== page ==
What to Know
- The NYC COVID variant does not make you sicker or more likely to be infected after vaccination compared to "regular" COVID, the CDC says
- Also known as B.1.526, the variant first popped up in Washington Heights in Nov. 2020
- It now accounts for as much as 40% of all new COVID-19 cases in the city, based on laboratory sampling
The so-called "NYC variant" of COVID-19 does not appear to cause more severe disease than other versions of the virus, nor does it appear to increase reinfection risk, the CDC said in a new report Wednesday.
Also known as B.1.526, the variant first appeared in Nov. 2020 in Washington Heights and spread rapidly. By early April, the CDC said, it accounted for 40 percent of all city cases in a representative sample tested by two labs.
For the last few months, the city has warned it was too soon to tell whether this new variant was more dangerous than the "original" COVID, or as or more dangerous than other variants like those found in the UK, South Africa and Brazil.
Get Tri-state area news and weather forecasts to your inbox. Sign up for NBC New York newsletters.
The CDC's report appears to put at least some of those fears to rest.
"Preliminary evidence suggests that, to date, B.1.526 does not lead to more severe disease or increased risk for infection after vaccination," the CDC said.
The agency added that the presence of a particular mutation in some cases of the NYC variant -- one known to otherwise interfere with antibodies -- did not seem to make this variant any worse either.
"Although the SARS-CoV-2 B.1.526 variant emerged rapidly in NYC, early evidence suggests that this variant, even with the E484K mutation, does not lead to more severe disease and is not associated with increased risk for breakthrough infection
or reinfection compared with other sequenced SARS-CoV-2 viruses," the CDC said.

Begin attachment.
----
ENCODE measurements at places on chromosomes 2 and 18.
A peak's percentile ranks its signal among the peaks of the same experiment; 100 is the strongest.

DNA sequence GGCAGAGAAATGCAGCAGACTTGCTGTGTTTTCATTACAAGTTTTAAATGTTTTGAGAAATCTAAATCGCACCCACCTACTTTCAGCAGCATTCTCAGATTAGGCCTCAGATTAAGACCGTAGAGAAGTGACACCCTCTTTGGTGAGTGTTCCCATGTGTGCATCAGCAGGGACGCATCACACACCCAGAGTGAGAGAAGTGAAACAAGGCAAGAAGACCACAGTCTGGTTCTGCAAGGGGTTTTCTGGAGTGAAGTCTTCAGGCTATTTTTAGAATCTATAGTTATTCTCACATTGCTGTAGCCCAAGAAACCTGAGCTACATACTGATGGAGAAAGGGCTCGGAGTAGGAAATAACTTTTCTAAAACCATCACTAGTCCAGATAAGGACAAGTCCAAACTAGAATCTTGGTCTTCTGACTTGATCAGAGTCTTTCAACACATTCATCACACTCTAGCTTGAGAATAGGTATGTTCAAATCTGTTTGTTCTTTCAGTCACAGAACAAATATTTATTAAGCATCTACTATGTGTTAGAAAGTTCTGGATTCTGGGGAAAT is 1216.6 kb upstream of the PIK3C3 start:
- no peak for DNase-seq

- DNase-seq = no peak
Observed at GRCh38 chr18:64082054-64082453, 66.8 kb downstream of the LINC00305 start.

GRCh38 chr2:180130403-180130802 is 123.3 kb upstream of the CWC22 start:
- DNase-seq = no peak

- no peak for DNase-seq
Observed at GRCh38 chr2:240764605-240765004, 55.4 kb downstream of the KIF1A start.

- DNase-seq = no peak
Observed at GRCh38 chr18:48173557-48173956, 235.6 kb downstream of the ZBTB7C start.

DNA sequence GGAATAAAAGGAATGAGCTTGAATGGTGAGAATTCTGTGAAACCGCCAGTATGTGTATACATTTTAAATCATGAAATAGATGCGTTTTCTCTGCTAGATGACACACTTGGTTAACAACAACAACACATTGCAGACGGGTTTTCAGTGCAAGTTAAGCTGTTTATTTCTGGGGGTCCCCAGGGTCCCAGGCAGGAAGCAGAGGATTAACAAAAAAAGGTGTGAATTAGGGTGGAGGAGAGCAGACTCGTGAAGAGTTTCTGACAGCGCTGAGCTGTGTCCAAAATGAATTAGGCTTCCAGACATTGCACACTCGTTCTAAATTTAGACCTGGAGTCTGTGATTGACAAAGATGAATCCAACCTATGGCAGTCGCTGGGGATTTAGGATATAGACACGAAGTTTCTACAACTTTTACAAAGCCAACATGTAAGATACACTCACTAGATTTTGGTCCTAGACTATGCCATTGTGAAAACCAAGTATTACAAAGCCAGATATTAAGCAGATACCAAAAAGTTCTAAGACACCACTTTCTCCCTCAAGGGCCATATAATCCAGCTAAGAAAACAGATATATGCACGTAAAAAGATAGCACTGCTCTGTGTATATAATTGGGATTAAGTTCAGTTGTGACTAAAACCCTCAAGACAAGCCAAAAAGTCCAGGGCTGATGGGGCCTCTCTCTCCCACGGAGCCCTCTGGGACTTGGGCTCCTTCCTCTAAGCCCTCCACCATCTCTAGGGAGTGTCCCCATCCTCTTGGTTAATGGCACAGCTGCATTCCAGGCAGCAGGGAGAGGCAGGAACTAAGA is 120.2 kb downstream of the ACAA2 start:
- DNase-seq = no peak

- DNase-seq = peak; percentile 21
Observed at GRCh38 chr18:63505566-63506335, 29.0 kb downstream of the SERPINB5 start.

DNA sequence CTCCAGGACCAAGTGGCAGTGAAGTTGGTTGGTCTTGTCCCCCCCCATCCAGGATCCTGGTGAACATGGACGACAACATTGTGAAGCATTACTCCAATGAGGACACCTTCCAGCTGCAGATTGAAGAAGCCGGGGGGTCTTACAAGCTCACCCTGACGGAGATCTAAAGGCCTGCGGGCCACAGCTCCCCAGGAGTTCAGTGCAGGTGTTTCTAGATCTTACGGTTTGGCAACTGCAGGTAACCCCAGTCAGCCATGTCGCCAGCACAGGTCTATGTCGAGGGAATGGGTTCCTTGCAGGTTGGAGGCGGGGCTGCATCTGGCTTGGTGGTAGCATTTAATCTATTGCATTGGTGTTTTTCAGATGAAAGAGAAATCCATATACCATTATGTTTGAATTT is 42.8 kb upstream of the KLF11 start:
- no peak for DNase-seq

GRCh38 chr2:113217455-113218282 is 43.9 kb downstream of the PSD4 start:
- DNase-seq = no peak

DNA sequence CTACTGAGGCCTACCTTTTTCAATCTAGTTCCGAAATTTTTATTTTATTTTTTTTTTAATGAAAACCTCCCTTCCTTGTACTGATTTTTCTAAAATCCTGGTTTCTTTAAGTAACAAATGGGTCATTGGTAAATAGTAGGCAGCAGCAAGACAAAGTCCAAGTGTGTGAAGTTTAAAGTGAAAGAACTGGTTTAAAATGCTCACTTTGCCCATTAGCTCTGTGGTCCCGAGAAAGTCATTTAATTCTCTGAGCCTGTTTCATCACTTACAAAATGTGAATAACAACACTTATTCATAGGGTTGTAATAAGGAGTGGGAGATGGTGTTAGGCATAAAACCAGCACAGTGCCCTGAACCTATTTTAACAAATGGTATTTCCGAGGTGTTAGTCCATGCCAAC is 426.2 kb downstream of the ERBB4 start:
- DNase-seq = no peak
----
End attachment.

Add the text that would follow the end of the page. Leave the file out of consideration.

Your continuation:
The NYC variant, along with the U.K. (B.1.1.7), Brazilian (P.1) and South African (B.1.351) strains have proven to all be more transmissible than earlier strains of COVID, which is why they are known as "variants of concern" or "variants of interest."
The B.1.1.7 strain is described as a "variant of concern" because evidence shows it causes more severe infections than earlier strains. It may also be more lethal. The P.1 variant also is considered a variant of concern because evidence shows antibodies from previous infection or from vaccination may be less effective against it.
The B.1.526 and B.1.1.7 variants have been detected in all five boroughs, though the former is slightly more common in the Bronx and parts of Queens. The U.K. strain is slightly more common in southern Brooklyn, eastern Queens and Staten Island.
"To date, reinfection cases and cases in people who were fully vaccinated are rare. It is too early to know if either of these variants are more likely to cause reinfection or vaccine breakthrough compared to other previously circulating variants," Health Commissioner Dr. Chave Chokshi said last month. "The increase in proportion of cases that are variants indicates that they may be more transmissible, so New Yorkers should continue to get vaccinated when eligible and adhere to the Core Four."
Not sure how the process works? Check out our handy tri-state vaccine site finder and FAQs here
The South African and Brazilian variants, B.1.351 and P.1., remain less common but the prevalence of each continues to rise nationally. The South African variant has been detected in at least 453 U.S. samples in 36 states, while the P.1. strain has been found in nearly 500 samples in 31 states, the CDC says. Genomic sequencing to detect variants is an exhaustive process. The CDC had only been assessing a small fraction of cases up until recent months; then the presence of more transmissible strains boomed.
New York and New Jersey have stepped up their genomic sequencing efforts as well. The city has sequenced more than 5 percent of specimens from confirmed cases in recent weeks, which is high.
Overall, the three vaccines federally authorized for emergency use nationally are said to be highly effective at reducing severe outcomes and deaths associated with COVID-19; they are also believed to be effective in preventing new infections. Here's everything you need to know about the Big 3, including how effective each is and how they compare.
The hope -- and the plan -- is that increased vaccinations will outpace the spread of variants eventually and that people will adhere to precautions until it does.